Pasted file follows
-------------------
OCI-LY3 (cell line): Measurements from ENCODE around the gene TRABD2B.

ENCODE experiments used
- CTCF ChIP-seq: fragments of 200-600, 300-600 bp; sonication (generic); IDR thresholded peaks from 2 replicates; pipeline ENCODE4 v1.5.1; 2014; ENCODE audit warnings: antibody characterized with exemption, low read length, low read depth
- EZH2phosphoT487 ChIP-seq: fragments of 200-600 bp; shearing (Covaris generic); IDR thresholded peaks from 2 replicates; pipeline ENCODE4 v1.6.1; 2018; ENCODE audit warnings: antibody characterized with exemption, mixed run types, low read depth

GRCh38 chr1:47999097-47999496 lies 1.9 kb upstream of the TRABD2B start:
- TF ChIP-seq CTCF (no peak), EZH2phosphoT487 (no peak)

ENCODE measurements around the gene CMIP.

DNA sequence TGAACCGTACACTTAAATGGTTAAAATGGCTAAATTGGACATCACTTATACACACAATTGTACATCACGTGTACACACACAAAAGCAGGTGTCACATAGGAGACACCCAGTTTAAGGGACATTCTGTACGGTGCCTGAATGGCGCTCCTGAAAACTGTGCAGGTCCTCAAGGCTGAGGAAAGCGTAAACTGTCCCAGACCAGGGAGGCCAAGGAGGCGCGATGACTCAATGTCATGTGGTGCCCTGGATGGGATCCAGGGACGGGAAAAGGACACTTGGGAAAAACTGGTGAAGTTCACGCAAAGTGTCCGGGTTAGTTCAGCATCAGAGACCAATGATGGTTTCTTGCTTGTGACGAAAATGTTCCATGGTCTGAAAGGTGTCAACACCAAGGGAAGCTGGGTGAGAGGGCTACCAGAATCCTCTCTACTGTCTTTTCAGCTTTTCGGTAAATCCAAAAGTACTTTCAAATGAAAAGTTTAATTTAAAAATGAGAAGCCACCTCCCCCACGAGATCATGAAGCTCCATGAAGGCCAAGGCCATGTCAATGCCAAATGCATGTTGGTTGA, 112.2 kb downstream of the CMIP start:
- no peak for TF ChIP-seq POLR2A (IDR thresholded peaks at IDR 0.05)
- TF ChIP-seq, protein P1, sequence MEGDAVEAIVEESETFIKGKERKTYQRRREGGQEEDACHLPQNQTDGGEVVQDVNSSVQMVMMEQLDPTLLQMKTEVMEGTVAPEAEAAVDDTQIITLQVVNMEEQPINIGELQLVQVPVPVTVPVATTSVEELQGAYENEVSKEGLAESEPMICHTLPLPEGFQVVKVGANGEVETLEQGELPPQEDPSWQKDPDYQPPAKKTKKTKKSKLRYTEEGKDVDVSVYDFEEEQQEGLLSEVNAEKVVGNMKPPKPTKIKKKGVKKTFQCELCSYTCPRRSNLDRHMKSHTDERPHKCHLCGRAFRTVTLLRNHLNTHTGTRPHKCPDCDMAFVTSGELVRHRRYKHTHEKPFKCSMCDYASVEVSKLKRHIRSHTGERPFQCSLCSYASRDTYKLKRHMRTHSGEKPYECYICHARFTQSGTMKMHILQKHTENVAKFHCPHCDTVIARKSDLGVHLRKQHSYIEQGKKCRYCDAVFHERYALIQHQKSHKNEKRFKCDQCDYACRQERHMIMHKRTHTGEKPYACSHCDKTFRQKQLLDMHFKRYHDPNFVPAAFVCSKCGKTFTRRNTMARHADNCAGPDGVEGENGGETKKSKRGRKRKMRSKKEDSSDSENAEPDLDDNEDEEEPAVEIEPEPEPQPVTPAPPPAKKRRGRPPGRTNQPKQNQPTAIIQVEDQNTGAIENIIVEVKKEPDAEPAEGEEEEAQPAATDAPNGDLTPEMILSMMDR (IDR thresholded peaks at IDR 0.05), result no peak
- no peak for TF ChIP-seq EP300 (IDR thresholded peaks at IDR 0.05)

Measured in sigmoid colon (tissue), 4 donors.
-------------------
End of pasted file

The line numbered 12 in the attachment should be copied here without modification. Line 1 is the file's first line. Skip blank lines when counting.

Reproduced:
Measured in sigmoid colon (tissue), 4 donors.